arts-ise-city-residency

Courtesy of the British Council and the British Embassy Tokyo, Company Director, Nicole Vivien Watson will be returning to Japan in the Autumn, to hold a residency at Ise City, the home of Ise Jingu (Ise Grand Shrine). The starting-point of her research will be investigations into the architecture and artistry of the shrine’s Torii (鳥居)(Gateway to the shrine). Every Japanese shrine has a Torii, passing through the gateway is a symbolic action, a sign that one has passed from the every-day into a spiritual world.

“I’m very thankful to be one of the six artists invited to take part in the programme and to have the opportunity to hold meetings with Japanese Shinto priests, craft makers, local residents and artists, making new friendships and discovering even more about a country, culture and people I hold so dear”. Nicole Vivien Watson

– Sunrise at Ujibashi Bridge, Ise Shrine (around the winter solstice), photo by Jingushicho (Jingu Administration Office)
@britisharts

By clearing evidencing progressive strategies, Surface Area Dance Theatre is celebrating a further two years of Disability Confident Employer status, awarded by the Department of Work and Pensions and has committed to four priorities;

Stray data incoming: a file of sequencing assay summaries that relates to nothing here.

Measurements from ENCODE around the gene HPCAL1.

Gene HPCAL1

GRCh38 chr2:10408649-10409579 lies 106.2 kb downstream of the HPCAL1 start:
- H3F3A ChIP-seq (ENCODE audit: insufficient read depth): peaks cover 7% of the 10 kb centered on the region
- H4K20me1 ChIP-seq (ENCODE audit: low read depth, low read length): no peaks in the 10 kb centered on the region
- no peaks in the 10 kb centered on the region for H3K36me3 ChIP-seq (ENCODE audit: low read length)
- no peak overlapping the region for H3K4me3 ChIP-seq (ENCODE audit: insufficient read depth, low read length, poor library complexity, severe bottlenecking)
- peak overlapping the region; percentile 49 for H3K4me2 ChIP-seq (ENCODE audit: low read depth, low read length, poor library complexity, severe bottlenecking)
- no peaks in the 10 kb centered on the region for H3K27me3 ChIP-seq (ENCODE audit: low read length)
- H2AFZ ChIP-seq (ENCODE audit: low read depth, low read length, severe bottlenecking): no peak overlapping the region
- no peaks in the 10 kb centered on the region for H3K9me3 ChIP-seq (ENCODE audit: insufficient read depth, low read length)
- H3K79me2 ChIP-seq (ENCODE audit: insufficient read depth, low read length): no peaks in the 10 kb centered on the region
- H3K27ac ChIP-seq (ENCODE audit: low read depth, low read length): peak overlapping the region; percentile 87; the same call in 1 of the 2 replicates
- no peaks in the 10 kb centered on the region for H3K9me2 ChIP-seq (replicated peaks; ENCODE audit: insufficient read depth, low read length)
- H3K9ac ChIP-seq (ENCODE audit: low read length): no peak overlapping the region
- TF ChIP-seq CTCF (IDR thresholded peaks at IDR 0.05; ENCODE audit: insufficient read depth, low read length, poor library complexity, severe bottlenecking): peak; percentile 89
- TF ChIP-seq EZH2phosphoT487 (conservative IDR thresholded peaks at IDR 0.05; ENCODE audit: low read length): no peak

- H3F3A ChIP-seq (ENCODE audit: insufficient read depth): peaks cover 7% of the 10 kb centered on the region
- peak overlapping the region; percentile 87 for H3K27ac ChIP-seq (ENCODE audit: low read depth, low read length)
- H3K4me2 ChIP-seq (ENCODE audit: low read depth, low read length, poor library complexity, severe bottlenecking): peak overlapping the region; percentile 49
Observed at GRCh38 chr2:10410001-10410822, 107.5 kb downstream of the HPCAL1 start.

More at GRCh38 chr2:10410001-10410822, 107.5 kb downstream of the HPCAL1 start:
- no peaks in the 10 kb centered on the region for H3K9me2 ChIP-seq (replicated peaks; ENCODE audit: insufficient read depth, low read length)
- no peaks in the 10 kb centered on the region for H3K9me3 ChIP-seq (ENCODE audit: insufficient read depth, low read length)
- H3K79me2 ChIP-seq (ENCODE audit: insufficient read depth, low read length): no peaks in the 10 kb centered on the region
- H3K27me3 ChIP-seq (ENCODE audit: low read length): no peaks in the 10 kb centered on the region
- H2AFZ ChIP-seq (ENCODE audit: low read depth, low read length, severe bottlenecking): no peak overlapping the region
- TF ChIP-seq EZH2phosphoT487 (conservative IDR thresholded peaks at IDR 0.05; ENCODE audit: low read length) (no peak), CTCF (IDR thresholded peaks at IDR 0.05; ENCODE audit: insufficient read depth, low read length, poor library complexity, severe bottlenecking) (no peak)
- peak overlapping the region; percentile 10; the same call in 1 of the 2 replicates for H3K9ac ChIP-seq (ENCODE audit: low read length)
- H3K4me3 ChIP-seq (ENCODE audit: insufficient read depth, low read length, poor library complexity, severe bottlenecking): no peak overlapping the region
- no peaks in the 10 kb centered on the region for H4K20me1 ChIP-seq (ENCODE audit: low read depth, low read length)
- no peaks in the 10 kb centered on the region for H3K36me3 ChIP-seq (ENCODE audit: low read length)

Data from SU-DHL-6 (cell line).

1, challenging attitudes towards disability
2, increasing understanding of disability
3, removing barriers to disabled people and those with long-term health conditions.
4, ensuring that disabled people have the opportunities to fulfil their potential and realise their aspirations.

Surface Area Dance Theatre is committed to making the most of the talents disabled people can bring to the organisation and will continue to challenge negative stereotypes by supporting and encouraging ability.

An excerpt from a recently published review of ‘Hand in Hand’ covered by Disability Arts Online (DAO). Sincere thanks to DAO for capturing the spirit of this extraordinary event so perfectly!